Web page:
1. Not finding help here? Sign up for a free 30min tutor trial with Chegg Tutors
    Dismiss Notice
Dismiss Notice
Join Physics Forums Today!
The friendliest, high quality science and math community on the planet! Everyone who loves science is here!

Electric Force: Equilateral Triangle

  1. Jul 17, 2014 #1
    1. The problem statement, all variables and given/known data
    Three charges, +Q, +Q, and -Q are placed at the vertices of an equilateral triangle of length "s" on a side. Find the magnitude and direction of the force on one of the +Q charges.


    2. Relevant equations
    ForceElectric=(K*q1*q2/d2)


    3. The attempt at a solution
    I've set the triangle up so that the bottom side is parallel to the x-axis. My +Q charges are in both the bottom left (charge 1) and bottom right (charge 3) corners, while the -Q charge (charge 2) is at the top. Charge 3 is the charge that I have chosen to do the calculation for.

    Force2 on 3 = (2QK/s2)

    Force2 on 3 = Force1 on 3, so Force1 on 3 = (2QK/s2)

    x-component: Forcex:2 on 3 = (2QK/s2)*cos(60°) = (QK/s2)

    y-component: Forcey:2 on 3 = (2QK/s2)*sin(60°)



    ∑Fx = Force1 on 3 - Forcex:2 on 3

    ∑Fx = (2QK/s2) -(QK/s2)


    ∑Fy = Forcey:2 on 3

    ∑Fy = (2QK/s2)*sin(60°)




    Fnet = ∑Fy + ∑Fx (vector equation)

    Fnet = √((∑Fy)2 + (∑Fx)2)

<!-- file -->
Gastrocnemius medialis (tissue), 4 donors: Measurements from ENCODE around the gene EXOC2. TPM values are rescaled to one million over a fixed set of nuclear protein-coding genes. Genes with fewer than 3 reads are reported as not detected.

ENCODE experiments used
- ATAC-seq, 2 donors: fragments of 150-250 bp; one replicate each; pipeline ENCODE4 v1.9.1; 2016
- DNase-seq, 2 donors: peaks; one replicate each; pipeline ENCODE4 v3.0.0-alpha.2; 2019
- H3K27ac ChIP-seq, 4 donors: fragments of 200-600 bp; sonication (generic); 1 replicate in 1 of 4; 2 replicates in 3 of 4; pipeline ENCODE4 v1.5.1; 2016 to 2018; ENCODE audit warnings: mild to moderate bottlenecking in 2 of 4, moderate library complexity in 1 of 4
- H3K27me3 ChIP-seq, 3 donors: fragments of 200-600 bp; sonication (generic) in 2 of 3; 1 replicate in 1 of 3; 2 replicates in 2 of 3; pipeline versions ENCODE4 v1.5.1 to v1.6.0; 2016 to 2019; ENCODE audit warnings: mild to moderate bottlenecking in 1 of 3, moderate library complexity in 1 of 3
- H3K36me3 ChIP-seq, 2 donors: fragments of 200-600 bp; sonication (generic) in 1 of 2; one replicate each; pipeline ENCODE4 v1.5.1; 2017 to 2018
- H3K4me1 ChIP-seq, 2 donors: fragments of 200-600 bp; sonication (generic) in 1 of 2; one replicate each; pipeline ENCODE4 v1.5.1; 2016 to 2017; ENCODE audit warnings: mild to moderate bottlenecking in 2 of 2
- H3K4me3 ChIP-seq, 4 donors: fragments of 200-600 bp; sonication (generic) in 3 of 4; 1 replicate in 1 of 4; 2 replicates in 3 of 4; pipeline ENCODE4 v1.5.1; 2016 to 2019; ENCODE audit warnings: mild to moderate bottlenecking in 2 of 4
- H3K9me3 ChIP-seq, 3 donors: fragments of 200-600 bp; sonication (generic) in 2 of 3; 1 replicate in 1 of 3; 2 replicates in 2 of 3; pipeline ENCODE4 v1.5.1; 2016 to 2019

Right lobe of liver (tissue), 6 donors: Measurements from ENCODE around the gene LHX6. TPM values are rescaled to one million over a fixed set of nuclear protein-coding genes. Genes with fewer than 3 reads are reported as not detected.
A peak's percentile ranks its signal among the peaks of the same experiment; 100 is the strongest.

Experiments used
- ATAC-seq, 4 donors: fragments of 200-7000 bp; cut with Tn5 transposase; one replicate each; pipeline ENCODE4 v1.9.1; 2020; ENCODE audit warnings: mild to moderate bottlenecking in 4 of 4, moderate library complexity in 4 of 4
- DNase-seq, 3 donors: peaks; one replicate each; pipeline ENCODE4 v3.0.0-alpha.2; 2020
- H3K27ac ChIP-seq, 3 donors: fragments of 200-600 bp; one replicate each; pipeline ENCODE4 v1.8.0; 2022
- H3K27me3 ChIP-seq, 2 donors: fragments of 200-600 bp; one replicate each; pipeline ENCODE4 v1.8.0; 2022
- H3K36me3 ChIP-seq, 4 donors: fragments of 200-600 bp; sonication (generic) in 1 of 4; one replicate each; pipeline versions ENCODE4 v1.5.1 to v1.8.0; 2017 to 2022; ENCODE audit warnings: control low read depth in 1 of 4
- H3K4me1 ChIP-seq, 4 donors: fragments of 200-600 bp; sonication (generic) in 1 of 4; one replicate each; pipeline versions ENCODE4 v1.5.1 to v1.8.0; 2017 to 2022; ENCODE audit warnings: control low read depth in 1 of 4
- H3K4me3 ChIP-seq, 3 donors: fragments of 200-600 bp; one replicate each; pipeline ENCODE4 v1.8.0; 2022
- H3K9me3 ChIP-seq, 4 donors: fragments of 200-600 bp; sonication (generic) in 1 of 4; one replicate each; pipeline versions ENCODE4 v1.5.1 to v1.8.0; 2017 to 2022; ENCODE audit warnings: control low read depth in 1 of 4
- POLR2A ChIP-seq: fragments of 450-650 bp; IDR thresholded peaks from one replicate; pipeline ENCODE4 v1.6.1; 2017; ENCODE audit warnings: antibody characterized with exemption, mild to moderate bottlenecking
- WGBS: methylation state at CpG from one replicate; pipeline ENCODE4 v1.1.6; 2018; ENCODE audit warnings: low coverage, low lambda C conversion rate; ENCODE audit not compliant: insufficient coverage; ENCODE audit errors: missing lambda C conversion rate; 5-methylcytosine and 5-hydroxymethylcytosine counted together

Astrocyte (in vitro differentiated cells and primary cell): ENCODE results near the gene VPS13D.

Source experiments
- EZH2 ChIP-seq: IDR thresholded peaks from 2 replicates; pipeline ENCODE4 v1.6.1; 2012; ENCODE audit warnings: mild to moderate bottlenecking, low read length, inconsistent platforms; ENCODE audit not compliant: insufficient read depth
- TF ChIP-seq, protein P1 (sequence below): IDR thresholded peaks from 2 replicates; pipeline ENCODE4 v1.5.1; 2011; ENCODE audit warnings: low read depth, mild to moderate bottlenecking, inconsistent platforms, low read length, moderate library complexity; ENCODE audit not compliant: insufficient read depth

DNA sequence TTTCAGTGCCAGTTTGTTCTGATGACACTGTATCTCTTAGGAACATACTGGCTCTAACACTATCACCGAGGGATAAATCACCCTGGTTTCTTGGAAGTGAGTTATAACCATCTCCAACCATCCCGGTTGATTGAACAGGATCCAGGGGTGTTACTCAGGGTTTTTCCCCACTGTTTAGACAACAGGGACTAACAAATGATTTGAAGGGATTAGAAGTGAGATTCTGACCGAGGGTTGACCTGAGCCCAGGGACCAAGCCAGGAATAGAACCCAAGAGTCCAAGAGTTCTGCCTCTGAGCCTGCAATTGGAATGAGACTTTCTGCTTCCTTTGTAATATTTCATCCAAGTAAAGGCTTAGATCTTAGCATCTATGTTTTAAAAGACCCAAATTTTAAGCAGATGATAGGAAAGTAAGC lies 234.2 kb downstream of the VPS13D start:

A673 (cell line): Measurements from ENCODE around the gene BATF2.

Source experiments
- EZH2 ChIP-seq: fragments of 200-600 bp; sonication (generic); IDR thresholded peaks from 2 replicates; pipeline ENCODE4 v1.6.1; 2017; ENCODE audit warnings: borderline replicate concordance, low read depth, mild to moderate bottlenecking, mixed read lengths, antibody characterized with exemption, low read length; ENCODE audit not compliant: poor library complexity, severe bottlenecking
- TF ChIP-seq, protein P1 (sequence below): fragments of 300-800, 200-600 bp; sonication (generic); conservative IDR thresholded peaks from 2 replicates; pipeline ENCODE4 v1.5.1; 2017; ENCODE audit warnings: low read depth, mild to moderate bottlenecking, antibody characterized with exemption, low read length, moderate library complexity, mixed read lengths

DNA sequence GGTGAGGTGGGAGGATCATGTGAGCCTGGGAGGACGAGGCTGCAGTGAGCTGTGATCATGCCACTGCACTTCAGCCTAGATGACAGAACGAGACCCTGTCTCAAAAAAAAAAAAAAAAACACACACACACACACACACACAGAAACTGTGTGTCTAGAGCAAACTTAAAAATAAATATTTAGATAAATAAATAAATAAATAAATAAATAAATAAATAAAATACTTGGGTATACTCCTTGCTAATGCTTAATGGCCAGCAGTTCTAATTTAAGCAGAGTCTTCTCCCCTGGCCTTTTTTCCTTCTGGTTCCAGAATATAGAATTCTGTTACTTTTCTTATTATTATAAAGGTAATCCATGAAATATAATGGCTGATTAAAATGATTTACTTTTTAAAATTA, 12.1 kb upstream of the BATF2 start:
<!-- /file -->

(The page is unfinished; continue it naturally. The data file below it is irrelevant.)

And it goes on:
Simplified this (hopefully) goes to:



    Fnet = (2QK/s2)

    This was my final answer for the magnitude, but I'm not even sure if it is correct, or if my procedure is right. I'm also not sure how to find the direction. Any help would be greatly appreciated! Thank-you!
     
  2. jcsd
  3. Jul 17, 2014 #2

    NascentOxygen

    User Avatar

    Staff: Mentor

    Hi Sirmeris. Welcome to Physics Forums.

    Check your algebra ....

    Q x Q = Q2
     
  4. Jul 17, 2014 #3

    NascentOxygen

    User Avatar

    Staff: Mentor

    Once you have ∑Fx and ∑Fy you can determine the magnitude using Pythagoras, as you show, and the angle, θ, of that vector is given as

    θ = tan-1 (∑Fy / ∑Fx)

    Always wise to sketch these, so you can be sure to give your final answer in the correct quadrant.
     
  5. Jul 18, 2014 #4
    Hi Sirmeris
    Use this diagram to find net force on +Q.
    Net.F=√(F^2+F^2+2F*Fcosθ)
    θ=120.In this problem force on +Q due to -Q and other +Q charge is equal.
     
  6. Jul 18, 2014 #5
    Untitled.png this is the figure.
    What should be the direction of the resultant.
     
Know someone interested in this topic? Share this thread via Reddit, Google+, Twitter, or Facebook

Have something to add?
Draft saved Draft deleted



Similar Discussions: Electric Force: Equilateral Triangle
Loading...